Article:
Joint modeling of correlated binary outcomes: The case of contraceptive use and HIV knowledge in Bangladesh

Di Fang, Renyuan Sun, Jeffrey Wilson

Research output: Contribution to journalArticle

Abstract

Recent advances in statistical methods enable the study of correlation among outcomes through joint modeling, thereby addressing spillover effects. By joint modeling, we refer to simultaneously analyzing two or more different response variables emanating from the same individual. Using the 2011 Bangladesh Demographic and Health Survey, we jointly address spillover effects between contraceptive use (CUC) and knowledge of HIV and other sexually transmitted diseases. Jointly modeling these two outcomes is appropriate because certain types of contraceptive use contribute to the prevention of HIV and STDs and the knowledge and awareness of HIV and STDs typically lead to protection during sexual intercourse. In particular, we compared the differences as they pertained to the interpretive advantage of modeling the spillover effects of joint modeling HIV and CUC as opposed to addressing them separately. We also identified risk factors that determine contraceptive use and knowledge of HIV and STDs among women in Bangladesh. We found that by jointly modeling the correlation between HIV knowledge and contraceptive use, the importance of education decreased. The HIV prevention program had a spillover effect on CUC: what seemed to be impacted by education can be partially contributed to one’s exposure to HIV knowledge. The joint model revealed a less significant impact of covariates as opposed to both separate models and standard models. Additionally, we found a spillover effect that would have otherwise been undiscovered if we did not jointly model. These findings further suggested that the simultaneous impact of correlated outcomes can be adequately addressed for the commonality between different responses and deflate, which is otherwise overestimated when examined separately.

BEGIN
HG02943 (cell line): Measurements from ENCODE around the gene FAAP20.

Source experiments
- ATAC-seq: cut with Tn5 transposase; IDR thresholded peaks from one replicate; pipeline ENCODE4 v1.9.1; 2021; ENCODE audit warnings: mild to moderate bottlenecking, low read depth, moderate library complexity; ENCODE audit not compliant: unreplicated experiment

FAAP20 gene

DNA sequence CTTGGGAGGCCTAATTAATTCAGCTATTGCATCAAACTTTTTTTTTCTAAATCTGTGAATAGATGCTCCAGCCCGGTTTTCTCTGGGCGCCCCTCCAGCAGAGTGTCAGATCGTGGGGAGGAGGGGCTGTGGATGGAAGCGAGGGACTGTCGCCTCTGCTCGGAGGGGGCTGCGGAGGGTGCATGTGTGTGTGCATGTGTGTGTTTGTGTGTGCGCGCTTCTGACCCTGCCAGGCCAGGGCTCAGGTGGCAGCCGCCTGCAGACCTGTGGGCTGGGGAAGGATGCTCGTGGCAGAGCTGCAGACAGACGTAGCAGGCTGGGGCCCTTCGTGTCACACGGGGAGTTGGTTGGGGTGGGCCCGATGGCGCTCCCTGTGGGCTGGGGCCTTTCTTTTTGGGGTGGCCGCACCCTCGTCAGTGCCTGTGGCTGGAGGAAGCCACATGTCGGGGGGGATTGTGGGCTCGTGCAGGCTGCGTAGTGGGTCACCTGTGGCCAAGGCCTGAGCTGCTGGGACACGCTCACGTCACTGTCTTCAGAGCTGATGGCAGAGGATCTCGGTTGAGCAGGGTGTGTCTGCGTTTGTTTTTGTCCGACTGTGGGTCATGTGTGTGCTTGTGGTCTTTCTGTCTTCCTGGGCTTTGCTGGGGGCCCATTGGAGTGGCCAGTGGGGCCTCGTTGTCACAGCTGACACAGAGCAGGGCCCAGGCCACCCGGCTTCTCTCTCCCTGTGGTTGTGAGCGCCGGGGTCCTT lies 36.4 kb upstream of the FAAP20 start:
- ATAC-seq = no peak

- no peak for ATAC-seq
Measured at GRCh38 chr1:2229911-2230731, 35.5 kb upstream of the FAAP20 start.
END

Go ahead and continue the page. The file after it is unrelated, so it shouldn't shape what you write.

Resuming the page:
Original languageEnglish (US)
Article numbere0190917
JournalPLoS One
Volume13
Issue number1
DOIs
StatePublished - Jan 1 2018

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contraceptives
Bangladesh
Contraceptive Agents
Joints
HIV
Sexually Transmitted Diseases
Education
Statistical methods
education
Coitus
sexually transmitted diseases
Demography
risk factors
statistical analysis
demographic statistics

ASJC Scopus subject areas

  • Biochemistry, Genetics and Molecular Biology(all)
  • Agricultural and Biological Sciences(all)

Cite this

Joint modeling of correlated binary outcomes : The case of contraceptive use and HIV knowledge in Bangladesh. / Fang, Di; Sun, Renyuan; Wilson, Jeffrey.

In: PLoS One, Vol. 13, No. 1, e0190917, 01.01.2018.

Research output: Contribution to journalArticle

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